This year the USCIS received a record number of H-1B applications, totaling over 233,000. With only 85,000 H-1B visas available, including the additional 20,000 for the United States Master’s quota, only 36% of applicants have a chance of receiving a coveted H-1B visa.
Applications are up from 172,500 for the 2015 fiscal year and 124,000 for 2014 fiscal year. This not only means that the number of applications have greatly increased but with the quota remaining at 85,000 visas, the chances of receiving a visa have dropped by half, from 69% to 36%.
Interestingly enough there’s no shortage in demand for workers in the technology field. According to USA Today, of the highest paying companies in America, nine of the top fifteen are technology companies that depend on H1B to find talented, highly-skilled workers to drive their businesses.
There has been such rapid growth in the information technology sector that the labor market can’t keep up the demand. These technology-based companies require highly-skilled workers which many foreign workers qualify for. Many technology companies prefer to bring the workers into the company to work, and not out-source the work, because of the level of judgment the worker must exercise in these jobs.
The cap on H-1B is one of the reasons these companies are unable to find the appropriate employees. Due to the constraints on the amount of visas issued each year, these companies cannot rely on bringing in foreign workers with these skills due to the H-1B scarcity. Without H-1B’s available, the companies may not be able to find the needed employees.
Hope could be on the horizon. Senator Orrin Hatch from Utah has proposed an overhaul of the H-1B visa quota, urging Congress to increase the H1B cap to 195,000. This bill, called I-Square, would also eliminate the Master’s cap for applicants who have earned an advance degree in science, technology, education or math.
This bill has been met with its fair share of criticism however. Some opponents claim that the vast increase in H-1B’s will lead to a lack of technology jobs for United States citizens. Many contend that an increase in H-1B workers will undercut the American worker because foreign workers may be willing to accept a lower wage to do the same job.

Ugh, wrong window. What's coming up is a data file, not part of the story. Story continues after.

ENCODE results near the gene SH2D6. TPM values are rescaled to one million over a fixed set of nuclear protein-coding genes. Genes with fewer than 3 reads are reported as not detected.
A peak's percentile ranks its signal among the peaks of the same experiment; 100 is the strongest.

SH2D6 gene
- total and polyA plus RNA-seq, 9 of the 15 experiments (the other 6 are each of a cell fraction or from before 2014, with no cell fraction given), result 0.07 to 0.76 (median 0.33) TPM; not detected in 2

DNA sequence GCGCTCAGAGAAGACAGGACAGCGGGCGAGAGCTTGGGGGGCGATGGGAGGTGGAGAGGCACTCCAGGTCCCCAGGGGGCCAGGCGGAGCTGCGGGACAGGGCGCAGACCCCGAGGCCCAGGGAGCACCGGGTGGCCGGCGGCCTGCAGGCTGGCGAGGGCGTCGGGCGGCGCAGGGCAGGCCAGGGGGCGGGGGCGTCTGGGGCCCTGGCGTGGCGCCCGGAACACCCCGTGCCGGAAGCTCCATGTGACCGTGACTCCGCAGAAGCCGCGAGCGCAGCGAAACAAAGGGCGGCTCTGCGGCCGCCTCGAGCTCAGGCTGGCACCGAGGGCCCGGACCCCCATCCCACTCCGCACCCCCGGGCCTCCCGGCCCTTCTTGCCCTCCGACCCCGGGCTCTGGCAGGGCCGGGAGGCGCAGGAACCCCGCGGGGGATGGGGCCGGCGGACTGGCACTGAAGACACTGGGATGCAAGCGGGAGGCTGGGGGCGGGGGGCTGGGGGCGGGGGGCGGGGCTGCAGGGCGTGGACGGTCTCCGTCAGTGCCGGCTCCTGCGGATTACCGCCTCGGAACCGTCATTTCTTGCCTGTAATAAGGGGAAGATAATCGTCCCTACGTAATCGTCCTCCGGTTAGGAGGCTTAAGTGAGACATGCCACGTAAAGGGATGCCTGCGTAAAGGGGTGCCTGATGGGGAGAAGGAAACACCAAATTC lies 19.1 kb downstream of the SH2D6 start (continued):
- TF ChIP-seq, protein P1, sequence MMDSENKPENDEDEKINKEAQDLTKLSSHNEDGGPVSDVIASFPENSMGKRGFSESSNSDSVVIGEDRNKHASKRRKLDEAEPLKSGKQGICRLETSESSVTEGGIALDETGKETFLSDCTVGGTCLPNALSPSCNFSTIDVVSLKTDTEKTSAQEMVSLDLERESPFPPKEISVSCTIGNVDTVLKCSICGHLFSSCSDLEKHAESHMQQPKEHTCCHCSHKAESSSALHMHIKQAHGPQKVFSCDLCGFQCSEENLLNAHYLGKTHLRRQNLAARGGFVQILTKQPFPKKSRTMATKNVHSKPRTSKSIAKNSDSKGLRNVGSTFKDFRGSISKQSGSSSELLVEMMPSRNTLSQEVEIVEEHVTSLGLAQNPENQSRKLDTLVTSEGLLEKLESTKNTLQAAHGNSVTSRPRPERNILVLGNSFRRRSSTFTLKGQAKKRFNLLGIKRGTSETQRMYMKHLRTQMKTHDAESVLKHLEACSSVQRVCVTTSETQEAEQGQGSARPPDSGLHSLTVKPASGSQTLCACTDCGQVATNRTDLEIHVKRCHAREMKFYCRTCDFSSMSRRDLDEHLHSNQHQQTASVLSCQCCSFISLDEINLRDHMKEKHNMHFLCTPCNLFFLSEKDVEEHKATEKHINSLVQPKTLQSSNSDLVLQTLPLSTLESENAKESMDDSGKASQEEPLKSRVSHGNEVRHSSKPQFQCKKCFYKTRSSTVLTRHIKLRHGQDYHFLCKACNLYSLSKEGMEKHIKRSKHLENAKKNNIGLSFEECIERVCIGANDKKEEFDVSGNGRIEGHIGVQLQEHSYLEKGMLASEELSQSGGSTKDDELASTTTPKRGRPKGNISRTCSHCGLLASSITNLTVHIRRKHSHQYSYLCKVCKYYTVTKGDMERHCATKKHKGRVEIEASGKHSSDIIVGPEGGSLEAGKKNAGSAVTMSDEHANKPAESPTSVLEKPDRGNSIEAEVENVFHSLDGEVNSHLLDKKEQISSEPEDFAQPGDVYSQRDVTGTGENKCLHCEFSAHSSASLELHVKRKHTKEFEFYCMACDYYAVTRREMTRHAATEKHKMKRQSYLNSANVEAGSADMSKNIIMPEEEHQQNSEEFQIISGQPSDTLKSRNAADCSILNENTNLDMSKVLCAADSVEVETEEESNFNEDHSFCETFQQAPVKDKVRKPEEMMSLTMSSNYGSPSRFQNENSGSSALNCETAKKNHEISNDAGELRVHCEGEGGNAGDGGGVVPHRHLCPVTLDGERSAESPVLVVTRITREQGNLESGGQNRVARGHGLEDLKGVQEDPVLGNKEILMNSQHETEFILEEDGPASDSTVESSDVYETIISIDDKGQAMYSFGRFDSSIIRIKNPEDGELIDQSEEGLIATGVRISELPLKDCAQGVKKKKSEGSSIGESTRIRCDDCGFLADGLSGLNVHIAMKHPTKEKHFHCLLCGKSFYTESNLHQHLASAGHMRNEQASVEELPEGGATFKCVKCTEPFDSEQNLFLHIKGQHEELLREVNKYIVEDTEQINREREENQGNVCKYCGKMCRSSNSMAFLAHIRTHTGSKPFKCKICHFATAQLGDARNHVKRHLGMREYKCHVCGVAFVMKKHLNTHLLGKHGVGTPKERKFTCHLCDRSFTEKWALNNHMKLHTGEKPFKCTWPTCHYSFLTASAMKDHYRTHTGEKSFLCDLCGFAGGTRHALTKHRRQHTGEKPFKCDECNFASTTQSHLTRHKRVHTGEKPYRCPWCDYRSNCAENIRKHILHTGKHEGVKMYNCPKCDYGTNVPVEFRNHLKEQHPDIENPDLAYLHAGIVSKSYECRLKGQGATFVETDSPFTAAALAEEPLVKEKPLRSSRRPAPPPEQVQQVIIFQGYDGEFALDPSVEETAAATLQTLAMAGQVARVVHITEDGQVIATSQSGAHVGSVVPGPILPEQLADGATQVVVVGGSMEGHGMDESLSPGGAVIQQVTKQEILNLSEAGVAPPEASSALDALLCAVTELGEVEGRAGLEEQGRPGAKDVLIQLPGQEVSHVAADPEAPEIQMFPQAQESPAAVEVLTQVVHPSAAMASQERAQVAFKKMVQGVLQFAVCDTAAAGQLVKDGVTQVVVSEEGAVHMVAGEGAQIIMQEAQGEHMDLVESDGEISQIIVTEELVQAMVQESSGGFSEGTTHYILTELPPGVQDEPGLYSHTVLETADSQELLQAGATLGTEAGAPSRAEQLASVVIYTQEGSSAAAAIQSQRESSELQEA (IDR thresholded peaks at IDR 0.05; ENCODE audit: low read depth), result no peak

Looking to the H-1B statistics however there is a clear indication that there are more applicants who have secured an employer to hire them in the United States than will be able to secure a visa and perform that job. Increase in American business will lead to more job creation, expansion of businesses within the United States and further development in the technology field. The technology industry is booming in the United States and is requiring more workers than can be provided. Without the available visas, technology industry may be forced to move companies outside of the United States to Canada or other countries that can meet the need.
If you weren’t chosen in the lottery this year, there many be other options available. Contact the Law Office of Sweta Khandelwal today to discuss any H-1B questions you have. Attorney Khandelwal is an experienced business immigration attorney located in the heart of the Silicon Valley.
This Chart Shows the Record Demand for H-1B Visas, April 14, 2015, U.S. Chamber of Commerce
America’s Highest-Paying Companies, April 7, 2015, USA Today
New H-1B bill will ‘help destroy’ U.S. tech workforce, January 14, 2015, Computerworld